As of December 9, 2019, OnePlus is no longer shipping this remote. The new remote has completely reconfigured button layout, the volume keys are no longer placed on the sides. Additionally, there are dedicated buttons for Netflix and YouTube.
OnePlus TV display quality
- 4K resolution
- VA QLED panel
- 120% NTSC coverage
- 96% DCI-P3 coverage
Let’s cut through the jargon. The OnePlus TV has a 4K QLED panel that looks plenty good. There are a couple of things to note here. The OnePlus Q1 Pro uses a QLED panel that is closer to an LED display than it is to an OLED panel. It’s a transmissive form of technology that shines an LED-based backlight through a quantum-dot film and then an LCD to form the final image output. These quantum dots are the secret for delivering punchier color and a brighter image.
The panel used here is of the VA variety, which brings a better contrast-ratio and a reasonably fast refresh rate. Unfortunately, it does not have the viewing angles of IPS panels, but I didn’t notice major issues in my time with the television.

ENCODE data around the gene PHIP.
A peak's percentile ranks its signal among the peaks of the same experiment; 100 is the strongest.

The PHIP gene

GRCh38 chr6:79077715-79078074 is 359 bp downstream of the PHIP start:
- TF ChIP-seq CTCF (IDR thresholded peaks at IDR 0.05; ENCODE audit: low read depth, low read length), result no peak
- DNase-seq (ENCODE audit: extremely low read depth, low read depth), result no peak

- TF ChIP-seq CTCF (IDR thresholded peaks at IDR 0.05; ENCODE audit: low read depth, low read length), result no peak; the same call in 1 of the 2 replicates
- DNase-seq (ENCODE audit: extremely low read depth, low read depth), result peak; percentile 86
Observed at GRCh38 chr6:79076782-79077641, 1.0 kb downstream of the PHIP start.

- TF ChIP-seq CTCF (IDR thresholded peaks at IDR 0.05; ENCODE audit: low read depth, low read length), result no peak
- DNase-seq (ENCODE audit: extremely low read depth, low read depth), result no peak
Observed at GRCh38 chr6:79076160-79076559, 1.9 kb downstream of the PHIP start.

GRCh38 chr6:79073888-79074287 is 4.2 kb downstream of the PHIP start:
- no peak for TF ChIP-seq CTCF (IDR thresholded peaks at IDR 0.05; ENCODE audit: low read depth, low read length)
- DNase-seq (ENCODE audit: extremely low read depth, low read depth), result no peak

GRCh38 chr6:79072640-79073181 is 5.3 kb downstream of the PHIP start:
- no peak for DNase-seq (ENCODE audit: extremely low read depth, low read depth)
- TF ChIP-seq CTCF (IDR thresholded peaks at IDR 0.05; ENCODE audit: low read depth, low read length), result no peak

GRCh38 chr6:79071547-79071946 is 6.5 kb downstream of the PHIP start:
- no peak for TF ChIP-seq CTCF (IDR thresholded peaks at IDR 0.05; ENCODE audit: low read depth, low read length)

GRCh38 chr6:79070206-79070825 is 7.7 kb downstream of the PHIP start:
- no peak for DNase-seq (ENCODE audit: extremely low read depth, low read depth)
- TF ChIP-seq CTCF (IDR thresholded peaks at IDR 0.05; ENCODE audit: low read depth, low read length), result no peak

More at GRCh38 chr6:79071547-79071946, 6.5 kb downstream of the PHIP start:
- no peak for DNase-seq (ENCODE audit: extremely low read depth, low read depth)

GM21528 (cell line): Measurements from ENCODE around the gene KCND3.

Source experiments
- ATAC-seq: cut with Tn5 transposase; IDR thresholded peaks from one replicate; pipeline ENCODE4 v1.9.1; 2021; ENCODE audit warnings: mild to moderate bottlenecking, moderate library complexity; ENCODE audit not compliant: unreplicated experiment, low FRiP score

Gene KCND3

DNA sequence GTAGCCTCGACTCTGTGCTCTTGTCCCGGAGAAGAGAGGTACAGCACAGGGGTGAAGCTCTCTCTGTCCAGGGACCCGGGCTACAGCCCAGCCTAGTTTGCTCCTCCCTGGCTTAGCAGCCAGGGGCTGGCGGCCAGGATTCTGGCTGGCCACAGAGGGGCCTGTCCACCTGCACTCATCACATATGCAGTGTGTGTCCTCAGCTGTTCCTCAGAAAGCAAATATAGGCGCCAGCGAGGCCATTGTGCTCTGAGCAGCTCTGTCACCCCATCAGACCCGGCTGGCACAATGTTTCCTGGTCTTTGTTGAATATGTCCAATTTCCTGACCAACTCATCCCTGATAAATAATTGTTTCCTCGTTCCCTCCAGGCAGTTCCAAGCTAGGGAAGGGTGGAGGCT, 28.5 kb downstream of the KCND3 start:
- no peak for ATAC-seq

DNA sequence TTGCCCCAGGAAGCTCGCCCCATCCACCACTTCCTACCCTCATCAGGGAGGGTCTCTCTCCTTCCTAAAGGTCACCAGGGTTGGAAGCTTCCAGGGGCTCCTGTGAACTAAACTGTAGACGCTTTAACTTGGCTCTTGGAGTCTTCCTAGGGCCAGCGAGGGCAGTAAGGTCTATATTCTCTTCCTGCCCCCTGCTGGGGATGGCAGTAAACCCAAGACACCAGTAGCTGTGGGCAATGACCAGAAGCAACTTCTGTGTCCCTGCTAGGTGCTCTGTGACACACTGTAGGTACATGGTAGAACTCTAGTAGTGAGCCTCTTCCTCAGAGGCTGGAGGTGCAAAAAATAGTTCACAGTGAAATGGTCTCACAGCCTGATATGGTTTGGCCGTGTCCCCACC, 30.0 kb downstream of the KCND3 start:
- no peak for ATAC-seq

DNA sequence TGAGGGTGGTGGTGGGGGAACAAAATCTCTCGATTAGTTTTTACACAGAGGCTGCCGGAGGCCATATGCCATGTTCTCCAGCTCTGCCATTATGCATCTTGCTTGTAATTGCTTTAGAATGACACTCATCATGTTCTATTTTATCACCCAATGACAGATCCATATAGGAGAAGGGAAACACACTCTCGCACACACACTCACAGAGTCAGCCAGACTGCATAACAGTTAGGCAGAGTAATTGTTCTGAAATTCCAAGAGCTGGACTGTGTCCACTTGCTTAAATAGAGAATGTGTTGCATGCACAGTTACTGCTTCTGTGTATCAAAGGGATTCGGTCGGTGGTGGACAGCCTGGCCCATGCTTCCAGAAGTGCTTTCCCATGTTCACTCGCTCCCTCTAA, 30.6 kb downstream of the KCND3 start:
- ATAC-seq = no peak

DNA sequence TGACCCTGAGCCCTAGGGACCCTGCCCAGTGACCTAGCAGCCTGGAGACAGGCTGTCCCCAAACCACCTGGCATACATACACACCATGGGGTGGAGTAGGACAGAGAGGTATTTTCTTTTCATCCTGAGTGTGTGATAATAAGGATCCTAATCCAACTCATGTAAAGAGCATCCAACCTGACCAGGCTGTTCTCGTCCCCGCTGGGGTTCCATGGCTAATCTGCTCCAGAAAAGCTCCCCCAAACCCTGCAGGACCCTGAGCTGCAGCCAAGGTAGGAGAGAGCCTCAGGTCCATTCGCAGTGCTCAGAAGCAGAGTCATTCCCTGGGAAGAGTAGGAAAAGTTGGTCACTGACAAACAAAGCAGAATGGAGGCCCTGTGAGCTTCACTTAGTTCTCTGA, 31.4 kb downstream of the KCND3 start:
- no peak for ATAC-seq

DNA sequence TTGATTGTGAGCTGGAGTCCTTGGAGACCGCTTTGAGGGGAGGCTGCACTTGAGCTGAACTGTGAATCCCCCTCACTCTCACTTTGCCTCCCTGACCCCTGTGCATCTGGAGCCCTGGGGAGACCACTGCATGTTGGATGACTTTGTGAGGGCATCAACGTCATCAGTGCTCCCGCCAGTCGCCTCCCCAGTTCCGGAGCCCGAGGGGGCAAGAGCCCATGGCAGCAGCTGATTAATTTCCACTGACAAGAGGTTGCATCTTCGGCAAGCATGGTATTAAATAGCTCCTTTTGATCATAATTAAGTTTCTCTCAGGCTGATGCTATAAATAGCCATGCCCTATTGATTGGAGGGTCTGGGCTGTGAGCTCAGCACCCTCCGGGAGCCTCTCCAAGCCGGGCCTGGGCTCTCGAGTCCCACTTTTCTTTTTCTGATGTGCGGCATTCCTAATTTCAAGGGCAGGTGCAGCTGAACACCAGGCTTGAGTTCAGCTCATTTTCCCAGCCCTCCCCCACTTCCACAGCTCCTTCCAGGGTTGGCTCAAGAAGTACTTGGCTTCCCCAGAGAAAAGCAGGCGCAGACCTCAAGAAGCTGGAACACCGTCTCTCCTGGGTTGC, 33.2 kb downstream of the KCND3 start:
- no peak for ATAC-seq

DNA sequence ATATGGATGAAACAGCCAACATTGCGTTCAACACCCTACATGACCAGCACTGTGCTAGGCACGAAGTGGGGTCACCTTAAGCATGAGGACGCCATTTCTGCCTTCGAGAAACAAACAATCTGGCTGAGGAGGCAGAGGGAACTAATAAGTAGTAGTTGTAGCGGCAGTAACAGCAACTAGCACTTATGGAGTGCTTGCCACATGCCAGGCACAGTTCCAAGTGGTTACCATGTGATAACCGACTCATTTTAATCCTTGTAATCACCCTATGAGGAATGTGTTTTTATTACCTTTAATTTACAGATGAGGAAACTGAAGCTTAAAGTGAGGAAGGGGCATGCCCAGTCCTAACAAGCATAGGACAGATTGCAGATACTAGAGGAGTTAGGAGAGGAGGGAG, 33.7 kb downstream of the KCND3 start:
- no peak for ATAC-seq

The OnePlus Q1 Pro looks plenty good, and I measured brightness levels of about 470 nits in the standard picture profile. I had no issues at all with viewing content even in a sunlit room. The panel is, of course, capable of going much brighter when displaying HDR content. Dolby Vision support is baked in as well, and a notification turns up on the corner when watching compatible content like “Jack Ryan” on Amazon Prime Video. While Netflix isn’t supported just yet, its library of Dolby Vision content is a lot more robust, and should be compatible with the TV when the app is added later in the year.
OnePlus included a range of tunings, including a cinema profile that tones down contrast and gives the picture a more true-to-life look.
If you’ve got the right equipment on hand, the television makes it easy to calibrate by exposing the RGB bias and allowing you to make granular changes. Advanced settings allow you to make further adjustments. For the sake of this OnePlus Q1 Pro review, we stuck to the standard out-of-the-box profile.
More posts about Netflix